Most of the time I don't really have any theories about the identity of Red John. However, I am currently leaning towards Kristina as Red John because if Jane was truly concerned about her possible abduction and/or murder by Red John, then why would he decide not to tell Lisbon about the 'Roll tide' comment. Surely, if he believed that Red John had her as suggested in the face-to-face scene, then he would alert the team rather than let them believe she did the bolt out the window. Instead, he tells Lisbon that Red John didn't say anything and keeps the information to himself. Consequently, this leads me to wonder if Jane suspects (or maybe recognised) that Kristina is Red John and wants to keep it to himself. Just a thought...
I aggree with Carol. Jane is admitedly ambiguous towards kristina because she evoques a sense of failure in his part to protect his family from R.J. yet he can't bring himself to be honest about his feelings for her and it disturbs him, so the raging walkout. He swears he will bring R.J. to vengence, yet he is scared of physical trauma, quaking at guns and knives ie when he looks at knifed vistims he gets all queazy but not at blunt trauma victims. The man is a contradiction not only to himself but to others around him except Hightower who seems to have figured him out. We don't know howlong he has been with the CBI but Lisbon still has no clue about him. I hope the writers can give us less comedy and more insight next season into what makes Jane run. Red John needs to challenge Jane more than twice in the year to keep us in the frame of the show, and give us interesting clues and riddles to stimulate brain functions as opposed to all the generic drooling some fans seem to drip over Baker, he's just a guy.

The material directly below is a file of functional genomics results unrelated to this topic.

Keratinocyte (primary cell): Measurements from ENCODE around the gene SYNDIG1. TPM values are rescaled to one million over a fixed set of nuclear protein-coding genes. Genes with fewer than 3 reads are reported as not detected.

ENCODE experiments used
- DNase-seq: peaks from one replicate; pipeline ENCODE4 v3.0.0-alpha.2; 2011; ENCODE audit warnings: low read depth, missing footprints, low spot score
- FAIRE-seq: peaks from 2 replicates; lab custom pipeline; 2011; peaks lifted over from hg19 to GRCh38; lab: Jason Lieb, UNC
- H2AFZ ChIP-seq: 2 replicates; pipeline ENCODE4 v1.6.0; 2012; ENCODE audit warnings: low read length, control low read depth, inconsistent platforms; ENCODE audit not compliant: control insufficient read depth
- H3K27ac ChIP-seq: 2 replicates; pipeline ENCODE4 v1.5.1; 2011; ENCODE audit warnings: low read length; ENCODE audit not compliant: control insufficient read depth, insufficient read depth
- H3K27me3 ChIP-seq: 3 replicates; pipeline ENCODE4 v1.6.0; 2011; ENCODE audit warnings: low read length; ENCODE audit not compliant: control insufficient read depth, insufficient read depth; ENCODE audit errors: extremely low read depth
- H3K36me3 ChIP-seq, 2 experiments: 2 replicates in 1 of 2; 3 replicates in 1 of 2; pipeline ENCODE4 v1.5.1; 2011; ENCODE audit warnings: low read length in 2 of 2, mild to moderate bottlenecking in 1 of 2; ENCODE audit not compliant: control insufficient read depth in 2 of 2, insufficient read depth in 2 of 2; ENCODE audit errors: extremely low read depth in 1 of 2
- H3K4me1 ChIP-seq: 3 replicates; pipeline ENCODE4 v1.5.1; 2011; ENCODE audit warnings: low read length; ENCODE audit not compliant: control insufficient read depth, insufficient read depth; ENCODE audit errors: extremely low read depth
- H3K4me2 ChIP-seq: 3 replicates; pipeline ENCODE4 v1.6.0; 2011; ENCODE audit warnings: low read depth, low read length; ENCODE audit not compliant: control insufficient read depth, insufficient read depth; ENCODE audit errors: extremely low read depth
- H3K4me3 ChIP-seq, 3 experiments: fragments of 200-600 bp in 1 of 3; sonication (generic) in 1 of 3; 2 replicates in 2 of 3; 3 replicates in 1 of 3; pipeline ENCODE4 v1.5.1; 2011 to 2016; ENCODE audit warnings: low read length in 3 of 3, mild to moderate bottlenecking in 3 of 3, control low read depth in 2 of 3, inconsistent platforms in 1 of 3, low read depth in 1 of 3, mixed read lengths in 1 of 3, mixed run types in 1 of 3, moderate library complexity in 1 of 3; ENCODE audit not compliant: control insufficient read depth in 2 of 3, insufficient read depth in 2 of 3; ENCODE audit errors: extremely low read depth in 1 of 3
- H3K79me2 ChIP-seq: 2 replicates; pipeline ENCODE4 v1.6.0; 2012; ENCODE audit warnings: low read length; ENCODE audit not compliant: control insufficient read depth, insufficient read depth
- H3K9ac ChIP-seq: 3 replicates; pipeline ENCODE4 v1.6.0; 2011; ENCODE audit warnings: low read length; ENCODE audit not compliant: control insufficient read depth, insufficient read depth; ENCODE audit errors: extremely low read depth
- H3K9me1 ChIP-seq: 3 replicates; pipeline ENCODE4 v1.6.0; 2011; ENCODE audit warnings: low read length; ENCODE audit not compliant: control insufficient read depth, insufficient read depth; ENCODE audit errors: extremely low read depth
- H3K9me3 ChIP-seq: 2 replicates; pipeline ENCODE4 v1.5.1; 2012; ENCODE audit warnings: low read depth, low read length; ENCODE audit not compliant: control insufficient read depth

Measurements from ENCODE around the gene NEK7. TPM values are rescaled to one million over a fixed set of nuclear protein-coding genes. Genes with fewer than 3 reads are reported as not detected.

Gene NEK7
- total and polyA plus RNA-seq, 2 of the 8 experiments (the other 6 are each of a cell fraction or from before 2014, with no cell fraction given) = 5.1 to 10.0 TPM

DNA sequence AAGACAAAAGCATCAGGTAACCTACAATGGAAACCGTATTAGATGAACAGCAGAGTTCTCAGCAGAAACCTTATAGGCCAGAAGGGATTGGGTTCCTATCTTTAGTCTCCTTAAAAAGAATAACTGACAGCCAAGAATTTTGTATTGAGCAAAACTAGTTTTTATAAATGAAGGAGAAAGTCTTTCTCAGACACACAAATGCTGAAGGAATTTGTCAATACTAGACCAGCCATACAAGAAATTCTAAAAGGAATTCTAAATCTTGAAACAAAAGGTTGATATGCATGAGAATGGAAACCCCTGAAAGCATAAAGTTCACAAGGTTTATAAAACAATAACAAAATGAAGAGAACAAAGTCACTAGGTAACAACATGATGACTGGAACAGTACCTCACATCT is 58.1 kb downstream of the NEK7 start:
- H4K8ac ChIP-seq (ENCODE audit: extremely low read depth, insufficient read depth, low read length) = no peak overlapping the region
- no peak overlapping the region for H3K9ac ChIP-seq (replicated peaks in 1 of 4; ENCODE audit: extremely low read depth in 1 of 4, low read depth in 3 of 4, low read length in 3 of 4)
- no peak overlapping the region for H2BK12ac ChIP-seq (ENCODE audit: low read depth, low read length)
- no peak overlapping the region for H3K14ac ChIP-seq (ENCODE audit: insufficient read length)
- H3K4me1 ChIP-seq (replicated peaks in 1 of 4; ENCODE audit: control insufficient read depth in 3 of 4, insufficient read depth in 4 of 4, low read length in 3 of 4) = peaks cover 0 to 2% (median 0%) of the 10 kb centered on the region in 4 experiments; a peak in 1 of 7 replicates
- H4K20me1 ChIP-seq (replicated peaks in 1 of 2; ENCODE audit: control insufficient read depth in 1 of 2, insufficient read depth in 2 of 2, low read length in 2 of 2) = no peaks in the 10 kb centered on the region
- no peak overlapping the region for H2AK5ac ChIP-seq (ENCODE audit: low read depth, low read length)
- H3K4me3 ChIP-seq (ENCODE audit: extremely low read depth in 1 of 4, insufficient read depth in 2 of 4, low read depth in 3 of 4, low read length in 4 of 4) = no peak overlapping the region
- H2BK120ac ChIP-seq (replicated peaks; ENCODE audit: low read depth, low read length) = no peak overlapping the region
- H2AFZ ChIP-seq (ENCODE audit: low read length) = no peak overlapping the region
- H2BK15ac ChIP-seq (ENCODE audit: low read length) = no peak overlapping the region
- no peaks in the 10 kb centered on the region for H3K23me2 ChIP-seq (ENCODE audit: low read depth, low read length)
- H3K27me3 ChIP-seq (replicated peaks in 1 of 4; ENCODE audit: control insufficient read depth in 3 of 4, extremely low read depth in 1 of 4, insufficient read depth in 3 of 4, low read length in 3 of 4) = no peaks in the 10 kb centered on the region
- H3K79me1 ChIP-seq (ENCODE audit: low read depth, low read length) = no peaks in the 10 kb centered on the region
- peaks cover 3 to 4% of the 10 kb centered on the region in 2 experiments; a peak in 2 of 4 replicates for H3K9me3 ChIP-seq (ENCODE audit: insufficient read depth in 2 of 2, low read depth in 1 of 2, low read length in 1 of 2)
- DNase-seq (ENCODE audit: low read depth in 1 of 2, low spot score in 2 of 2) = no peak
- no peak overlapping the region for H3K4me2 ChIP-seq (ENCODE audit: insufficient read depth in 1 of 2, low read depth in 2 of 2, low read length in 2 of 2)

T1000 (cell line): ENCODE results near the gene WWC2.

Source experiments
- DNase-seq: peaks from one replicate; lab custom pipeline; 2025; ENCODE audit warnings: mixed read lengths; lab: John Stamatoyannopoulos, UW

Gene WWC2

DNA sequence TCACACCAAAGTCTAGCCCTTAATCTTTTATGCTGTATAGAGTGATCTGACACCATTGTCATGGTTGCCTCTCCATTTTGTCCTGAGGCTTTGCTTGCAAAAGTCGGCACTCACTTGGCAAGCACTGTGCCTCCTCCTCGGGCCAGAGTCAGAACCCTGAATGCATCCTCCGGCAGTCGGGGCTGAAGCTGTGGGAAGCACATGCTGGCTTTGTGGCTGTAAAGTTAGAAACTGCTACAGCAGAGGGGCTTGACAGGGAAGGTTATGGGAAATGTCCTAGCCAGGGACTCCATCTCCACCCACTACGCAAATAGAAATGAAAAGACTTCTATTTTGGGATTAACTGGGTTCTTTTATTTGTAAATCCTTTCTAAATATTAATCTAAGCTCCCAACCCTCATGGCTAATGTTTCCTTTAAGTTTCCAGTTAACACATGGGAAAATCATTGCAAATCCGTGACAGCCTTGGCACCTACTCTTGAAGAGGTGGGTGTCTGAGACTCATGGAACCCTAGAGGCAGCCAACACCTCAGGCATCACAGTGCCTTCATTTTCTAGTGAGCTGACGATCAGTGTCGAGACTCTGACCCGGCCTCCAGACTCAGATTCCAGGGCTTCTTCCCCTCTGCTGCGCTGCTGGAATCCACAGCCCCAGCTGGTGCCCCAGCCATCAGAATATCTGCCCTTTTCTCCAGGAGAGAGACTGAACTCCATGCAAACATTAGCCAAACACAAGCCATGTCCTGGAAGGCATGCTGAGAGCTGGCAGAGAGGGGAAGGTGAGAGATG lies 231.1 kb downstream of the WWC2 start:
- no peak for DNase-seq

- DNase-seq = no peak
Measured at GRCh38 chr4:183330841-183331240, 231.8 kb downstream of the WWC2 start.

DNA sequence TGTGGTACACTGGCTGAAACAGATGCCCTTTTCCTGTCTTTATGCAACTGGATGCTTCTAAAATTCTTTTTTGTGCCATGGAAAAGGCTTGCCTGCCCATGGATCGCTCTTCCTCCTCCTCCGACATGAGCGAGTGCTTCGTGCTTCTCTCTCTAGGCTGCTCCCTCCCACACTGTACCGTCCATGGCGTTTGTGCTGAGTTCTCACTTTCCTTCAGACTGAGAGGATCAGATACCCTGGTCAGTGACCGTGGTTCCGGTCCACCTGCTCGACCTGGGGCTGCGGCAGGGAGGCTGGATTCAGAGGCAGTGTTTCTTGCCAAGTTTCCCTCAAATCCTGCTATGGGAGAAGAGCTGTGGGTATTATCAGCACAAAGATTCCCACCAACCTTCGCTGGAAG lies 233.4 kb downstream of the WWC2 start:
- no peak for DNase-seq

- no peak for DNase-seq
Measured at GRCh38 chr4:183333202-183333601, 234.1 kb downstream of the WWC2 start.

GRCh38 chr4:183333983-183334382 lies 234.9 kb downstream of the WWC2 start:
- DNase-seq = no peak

When Jane inspects the room of the victim and the man from the pilot (forensic CBI) enters, there is an admiration and rivalry in his tone. NOTE: he is taunting jane's psychic abbilities. "hovering up the.. psychic ectoplasm? *making sounds*" which Jane replies "yes. That is exactly what im doing" in an annoyed manner. What caught my eye was the fact that forensic CBI man similar to the pilot believed this was a Red John murder. Why would he do that, why would he question janes abbilities a second time? My guess is that he wants to get into janes head, by saying it is red john he knows jane will jump up and say "no, this is not red john" and give a good elaborate explenation, ergo Jane notices the small breadcrumbs Red john leaves for him. Imagine you were a serial killer, THAT Close to your nemesis, and he spits out those small details you do, woudlnt that give you a sense of gradification, like someone really listens to you? Anyhow.
Main reasons its the CBI forensics man -
Notice when Jane leaves the room, CBI man looks stressed and whispers "jerk", jane then enters violently and to mark territory and power. Why else would jane not tell him in a nice way to send the paperwork to CBI? He wanted to intimidate CBI forensic man, because he is irksome. Do we agree?
Now! Last scene, red john is skinny and has a voice that match both Kristina and forensicman. However, when Red john lift jane up and qoute the poem, he leaves right? But what does he do then... He comes back, to mark teritory and power, to intimidate, exactly the way jane intimidated him before. Jane reaction to this is fear, just like his was.
Con: Why say "jerk" To jane after he leaves the room if you are a capable serial killer, to then be intimidated by him?
Pro: Writers did this to dampen Forensicman's alterego-killerbehaviour, to make him shy without his makeup, without his mask and his equipment he is merely a forensicman. Also to make it less obvious for the viewers.
What is your take, on this Red-John theory?